Willitts July 25, 2014 at 9:00 pm

What deregulation that allowed people to buy houses with no money down? I don’t recall seeing that in Glass Steagall or any of the other laws amended and repealed.

Oh yeah, that was a change in regulations by Clinton’s HUD in 1995 as part of his National Homeownership Strategy, you know, with all those “affordable” housing initiatives.

And then there was Fannie Mae, run by Jim Johnson and Franklin Delano Raines that bought all the garbage mortgages from Countrywide and securitized them. Oh, but they werent covered by Glass Steagall either.

And then there were all those other countries that had housing and financial crises but no deregulation.

Oh, and how many CB/IB combinations in the US got into trouble? One.

All the people making your lame arguments had the good sense to run away from here years ago.

Ricardo July 25, 2014 at 5:08 pm

Post hoc ergo propter hoc.

8 July 25, 2014 at 9:24 pm

If it wasn’t for government, no one would shut the barn door after the horses are gone.

andrew' July 26, 2014 at 6:09 am

It is almost time to post the fed funds rate chart again.

Just for starters, there is no deregulation in finance when they control the unit if account.

andrew' July 26, 2014 at 6:21 am

Gov caused the incentives, created the implicit bailouts, approved the bank mergers, insulated and monetized housing, caused the panic with ad hoc panicked response, and regulation has been shown to play a minor if any role whatsoever.

We have more regulation than ever and worrse outcomes in this and all highly regulated sectors.

Bait was squeamish about the ad hoc response necessitated by the ad hoc prior governance.

Where is the living wills? And where is the methodical phase in of mark to market?

Here we are, still whistling past the zombie yard.

Abe Froman July 25, 2014 at 3:12 pm

Without reverse repo, how does the fed shrink it’s balance sheet?

Willitts July 25, 2014 at 5:14 pm

Sale to anyone who will buy.

B Cole July 25, 2014 at 7:47 pm

Why sell the Fed balance sheet? Right now it is a minor source of income for US government. Inflation is dead. The Fed can raise interest rates. A good question is why not enlarge the Fed balance sheet?

Abe Froman July 25, 2014 at 3:13 pm

I just typed “it’s” in lieu of “its.” For the record, I hate myself.

jmo July 25, 2014 at 4:24 pm

I expected more from the sausage king of Chicago.

Maitre D' July 25, 2014 at 4:43 pm

I’m suggesting that you leave before I have to get snooty.

Willitts July 25, 2014 at 5:13 pm

I weep for the future.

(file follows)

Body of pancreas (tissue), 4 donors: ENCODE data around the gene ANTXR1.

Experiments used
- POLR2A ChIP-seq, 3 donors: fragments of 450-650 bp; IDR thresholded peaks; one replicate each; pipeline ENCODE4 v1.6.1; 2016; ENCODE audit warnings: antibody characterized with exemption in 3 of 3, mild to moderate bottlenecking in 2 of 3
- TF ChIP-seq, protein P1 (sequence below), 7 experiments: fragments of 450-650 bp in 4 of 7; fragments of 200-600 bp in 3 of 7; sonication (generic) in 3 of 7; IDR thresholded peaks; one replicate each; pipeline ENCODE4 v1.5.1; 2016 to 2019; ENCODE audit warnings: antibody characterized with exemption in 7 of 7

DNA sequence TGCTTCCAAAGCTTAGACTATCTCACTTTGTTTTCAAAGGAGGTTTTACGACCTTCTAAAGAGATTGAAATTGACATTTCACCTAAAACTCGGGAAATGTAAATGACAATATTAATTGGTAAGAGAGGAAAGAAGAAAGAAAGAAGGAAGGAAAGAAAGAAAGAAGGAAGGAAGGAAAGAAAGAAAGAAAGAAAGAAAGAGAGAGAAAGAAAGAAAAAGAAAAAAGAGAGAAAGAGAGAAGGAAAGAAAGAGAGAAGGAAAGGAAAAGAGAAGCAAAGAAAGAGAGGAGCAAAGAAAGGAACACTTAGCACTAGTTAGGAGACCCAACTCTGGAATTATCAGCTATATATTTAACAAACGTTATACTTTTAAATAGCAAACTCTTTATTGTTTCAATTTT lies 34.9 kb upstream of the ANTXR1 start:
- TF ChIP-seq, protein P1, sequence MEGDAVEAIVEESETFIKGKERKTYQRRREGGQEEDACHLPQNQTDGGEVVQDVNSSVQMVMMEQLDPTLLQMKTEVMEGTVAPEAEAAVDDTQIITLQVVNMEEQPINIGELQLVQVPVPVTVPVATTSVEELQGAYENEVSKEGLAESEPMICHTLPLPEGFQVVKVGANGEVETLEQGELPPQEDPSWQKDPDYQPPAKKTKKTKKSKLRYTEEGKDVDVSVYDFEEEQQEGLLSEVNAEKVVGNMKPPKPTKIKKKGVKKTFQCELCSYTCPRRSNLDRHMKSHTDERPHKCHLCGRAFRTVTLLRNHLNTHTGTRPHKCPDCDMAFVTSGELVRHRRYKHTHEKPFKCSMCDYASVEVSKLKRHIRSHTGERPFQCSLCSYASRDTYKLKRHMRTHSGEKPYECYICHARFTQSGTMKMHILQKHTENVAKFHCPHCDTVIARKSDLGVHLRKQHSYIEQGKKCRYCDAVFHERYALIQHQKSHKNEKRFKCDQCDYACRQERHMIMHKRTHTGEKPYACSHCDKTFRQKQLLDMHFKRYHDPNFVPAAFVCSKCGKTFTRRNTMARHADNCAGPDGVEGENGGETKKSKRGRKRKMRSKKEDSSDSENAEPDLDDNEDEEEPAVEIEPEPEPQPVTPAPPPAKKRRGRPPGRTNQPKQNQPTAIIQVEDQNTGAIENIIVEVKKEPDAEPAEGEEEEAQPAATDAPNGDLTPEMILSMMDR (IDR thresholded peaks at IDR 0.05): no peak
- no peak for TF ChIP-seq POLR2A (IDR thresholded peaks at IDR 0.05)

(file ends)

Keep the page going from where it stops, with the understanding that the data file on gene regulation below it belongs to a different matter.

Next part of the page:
Jan July 25, 2014 at 5:48 pm

Understanding allows people like us to tolerate a person like yourself.

Yancey Ward July 25, 2014 at 6:29 pm

I bet he isn’t even devastatingly handsome.

Ricardo July 25, 2014 at 5:09 pm

Thanks a lot. Now we’re going to have another financial crisis, all because of your apostrophe. Also, Sheila Bair had nothing to do with it… for proof, read her Op Eds.

Tom July 25, 2014 at 9:12 pm

Bair seems to be assuming that reverse repo will be made available in unlimited volumes. There’s no indication anyone wants to do that.

Yancey Ward July 26, 2014 at 11:49 am

There was no indication anyone wanted to do a lot of the things that have happened in the last 6 years. I think it enough to point out that it can be done, and that there might be reasons the central bank will do it at some point in the future in response to a crisis.

Tom July 26, 2014 at 3:08 pm

Well, okay, but a warning about a remote future possibility doesn’t really rank among the things a serious person could be talking about. And just because it’s a remote possibility doesn’t excuse writing a scary warning that makes it sound as if the Fed has practically already done it.

It’s being done on a very small scale. She makes it sound as if the decision whether to increase their volume s with the customer, as if every non-bank can come to the Fed with cash and receive as much reverse repo as they want, whenever they want. That’s not how it works. The Fed decides how much to issue.

Yes, making reverse repo available in unlimited volumes could have in a crisis the effects she’s describing. But nobody has even suggested making reverse repo available on demand unlimited.

I usually like Bair but on this one she has pulled a Roseanne Rosannadanna.

andrew' July 26, 2014 at 6:30 am

She seems to be worrying about the route lightning will take on its way to the strike.

Her concern seems to echo my question of whether the government is right to provided unlisted flights to safety (I.e. low returns in exchange for guaranteed returns). Maybe having lots of exit doors prevents panic or maybe it facilitates panic.

andrew' July 26, 2014 at 6:33 am

Unrestricted flights to safety that is.

I wonder if it might be better to have misspelled words than crazy autocorrect than doesn’t work half the time, works 10%, and completely screw the pooch the rest of the time.